(e)  SJ spectroscopy of small molecules:

i.     Fluorescence Spectroscopy of N-methyl Pyrrole: N-methyl pyrrole is an interesting molecule from the internal rotor point of view.  However, the spectroscopic studies of the internal rotor transitions in the first excited state were hampered so far because the first excited state is one photon forbidden 3s Rydberg state. Recently weak internal rotor transitions were reported that belonged to this forbidden state. Apparently the FC activity was induced due to the vibronic coupling with the nearby electronic states. With the aim of correctly assigning the absorption spectrum and understanding the appearance of the internal rotor transitions, the excitation and dispersed fluorescence (DF) spectra of NMP were recorded in the jet. The DF spectra provided a detailed look of the S1-S0 excitation inducing modes. A number of vibrational levels in the ground state were determined by means of the laser induced dispersed fluorescence spectra. The geometrical structure and the vibrational modes of NMP in the S0 electronic state were also calculated at the DFT and MP2 level using two basis sets, 6-311G** and D95++. The barrier for the methyl group rotation was calculated to be 45 cm-1.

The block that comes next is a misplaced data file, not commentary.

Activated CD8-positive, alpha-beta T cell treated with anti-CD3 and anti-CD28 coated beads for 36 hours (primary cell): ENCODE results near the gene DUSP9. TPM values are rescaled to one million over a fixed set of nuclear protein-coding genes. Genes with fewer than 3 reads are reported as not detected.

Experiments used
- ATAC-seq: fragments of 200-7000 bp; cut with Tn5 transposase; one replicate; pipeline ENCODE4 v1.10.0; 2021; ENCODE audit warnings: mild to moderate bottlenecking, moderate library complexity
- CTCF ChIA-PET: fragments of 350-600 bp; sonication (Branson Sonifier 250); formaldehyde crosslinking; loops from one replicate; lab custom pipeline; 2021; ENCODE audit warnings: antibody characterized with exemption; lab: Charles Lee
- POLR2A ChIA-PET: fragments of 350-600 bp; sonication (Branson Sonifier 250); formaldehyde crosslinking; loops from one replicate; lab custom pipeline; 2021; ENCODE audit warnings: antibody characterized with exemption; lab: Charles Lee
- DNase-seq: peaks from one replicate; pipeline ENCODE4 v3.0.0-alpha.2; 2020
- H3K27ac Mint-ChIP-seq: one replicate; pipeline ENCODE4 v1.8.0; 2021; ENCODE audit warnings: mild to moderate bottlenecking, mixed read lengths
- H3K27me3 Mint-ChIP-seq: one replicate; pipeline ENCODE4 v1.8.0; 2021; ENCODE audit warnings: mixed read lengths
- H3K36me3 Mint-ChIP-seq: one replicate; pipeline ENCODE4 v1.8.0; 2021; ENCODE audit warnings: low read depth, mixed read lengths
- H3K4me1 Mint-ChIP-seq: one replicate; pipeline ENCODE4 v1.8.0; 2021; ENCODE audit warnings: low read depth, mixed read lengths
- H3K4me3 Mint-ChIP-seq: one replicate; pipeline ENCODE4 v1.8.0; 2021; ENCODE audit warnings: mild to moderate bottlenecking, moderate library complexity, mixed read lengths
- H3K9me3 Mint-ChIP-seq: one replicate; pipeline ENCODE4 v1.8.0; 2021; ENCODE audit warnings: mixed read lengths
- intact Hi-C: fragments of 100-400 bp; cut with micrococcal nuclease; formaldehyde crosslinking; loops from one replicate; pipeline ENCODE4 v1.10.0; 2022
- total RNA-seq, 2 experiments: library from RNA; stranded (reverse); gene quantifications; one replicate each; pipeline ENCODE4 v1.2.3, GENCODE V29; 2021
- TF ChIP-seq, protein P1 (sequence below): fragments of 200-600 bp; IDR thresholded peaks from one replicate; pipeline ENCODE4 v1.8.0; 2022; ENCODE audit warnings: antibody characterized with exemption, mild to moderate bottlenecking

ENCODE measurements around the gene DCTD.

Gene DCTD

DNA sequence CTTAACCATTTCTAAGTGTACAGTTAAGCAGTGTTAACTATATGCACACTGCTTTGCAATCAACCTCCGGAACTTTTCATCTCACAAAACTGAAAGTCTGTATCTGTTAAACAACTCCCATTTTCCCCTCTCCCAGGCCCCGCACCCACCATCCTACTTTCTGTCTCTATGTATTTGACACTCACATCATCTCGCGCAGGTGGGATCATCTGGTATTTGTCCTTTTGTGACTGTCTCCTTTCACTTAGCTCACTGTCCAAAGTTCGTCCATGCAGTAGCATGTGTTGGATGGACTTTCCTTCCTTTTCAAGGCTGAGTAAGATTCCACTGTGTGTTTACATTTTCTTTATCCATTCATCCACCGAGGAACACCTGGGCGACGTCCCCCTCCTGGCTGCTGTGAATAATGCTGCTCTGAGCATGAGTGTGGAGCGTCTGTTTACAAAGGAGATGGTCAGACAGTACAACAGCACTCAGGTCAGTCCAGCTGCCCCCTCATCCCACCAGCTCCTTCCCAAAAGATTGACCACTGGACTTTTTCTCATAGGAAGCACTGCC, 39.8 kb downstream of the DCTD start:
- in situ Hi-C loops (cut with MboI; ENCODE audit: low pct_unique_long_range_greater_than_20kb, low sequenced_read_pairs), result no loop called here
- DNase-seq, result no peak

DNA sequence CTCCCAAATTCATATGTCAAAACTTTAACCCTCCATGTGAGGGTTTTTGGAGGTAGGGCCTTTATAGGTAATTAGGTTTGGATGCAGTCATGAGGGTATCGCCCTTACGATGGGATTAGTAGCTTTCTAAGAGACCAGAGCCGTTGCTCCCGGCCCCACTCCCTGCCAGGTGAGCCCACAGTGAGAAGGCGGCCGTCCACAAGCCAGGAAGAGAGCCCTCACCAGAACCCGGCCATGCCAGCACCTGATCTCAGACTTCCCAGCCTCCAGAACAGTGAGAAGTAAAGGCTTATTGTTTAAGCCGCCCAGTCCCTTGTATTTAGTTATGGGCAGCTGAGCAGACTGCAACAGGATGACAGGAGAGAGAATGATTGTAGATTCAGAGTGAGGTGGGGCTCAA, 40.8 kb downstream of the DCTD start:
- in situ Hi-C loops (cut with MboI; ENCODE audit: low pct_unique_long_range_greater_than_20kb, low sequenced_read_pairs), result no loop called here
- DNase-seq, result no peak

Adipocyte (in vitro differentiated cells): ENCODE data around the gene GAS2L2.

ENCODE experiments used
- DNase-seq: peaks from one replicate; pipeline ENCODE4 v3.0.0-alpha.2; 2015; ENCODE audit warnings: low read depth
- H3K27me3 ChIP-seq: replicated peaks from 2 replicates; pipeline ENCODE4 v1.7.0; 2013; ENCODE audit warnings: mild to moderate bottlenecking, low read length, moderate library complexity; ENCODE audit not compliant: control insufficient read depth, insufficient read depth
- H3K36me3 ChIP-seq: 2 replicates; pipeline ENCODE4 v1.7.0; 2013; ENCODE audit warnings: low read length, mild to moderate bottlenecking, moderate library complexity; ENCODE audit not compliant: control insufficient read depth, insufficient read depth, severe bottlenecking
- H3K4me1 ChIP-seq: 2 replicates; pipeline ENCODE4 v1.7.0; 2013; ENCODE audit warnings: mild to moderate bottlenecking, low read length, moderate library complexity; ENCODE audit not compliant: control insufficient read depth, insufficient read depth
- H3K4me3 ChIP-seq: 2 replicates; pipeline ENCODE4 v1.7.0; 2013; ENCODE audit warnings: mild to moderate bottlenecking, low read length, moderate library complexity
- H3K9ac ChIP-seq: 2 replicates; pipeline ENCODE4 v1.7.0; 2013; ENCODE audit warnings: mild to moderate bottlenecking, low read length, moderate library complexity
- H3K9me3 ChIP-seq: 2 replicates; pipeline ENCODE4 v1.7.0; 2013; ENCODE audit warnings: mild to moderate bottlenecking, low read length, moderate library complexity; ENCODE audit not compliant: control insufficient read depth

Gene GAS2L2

ii. Spectroscopy of 1-Methyl-2-Pyridinimine:  The heterocyclic compounds such as pyridine etc. have their first excited state (π,π*) mixed with the (n,π*) state. The relative ordering of the two states is very sensitive to the environments and the substituents leading to the complicated excitation spectrum. The S1-S0 excitation spectrum of one such compound, 1 methyl-2-pyridinimine, is quite interesting in the sense that it has two groups of low frequency transitions that are separated by ~1000 cm-1. The intensities of the individual transitions in each group monotonically increase with energy before the transitions end abruptly.  Further, the lifetimes of the transitions in the two groups do not confirm to the observed trend i.e. shortening of the lifetimes with increased internal energy. The question being addressed was that whether two sets of transitions belong to two different electronic states or the spectrum is a manifestation of the FC activity in some mode within the same electronic state. The fluorescence spectra were recorded for several of the transitions observed in the excitation spectrum.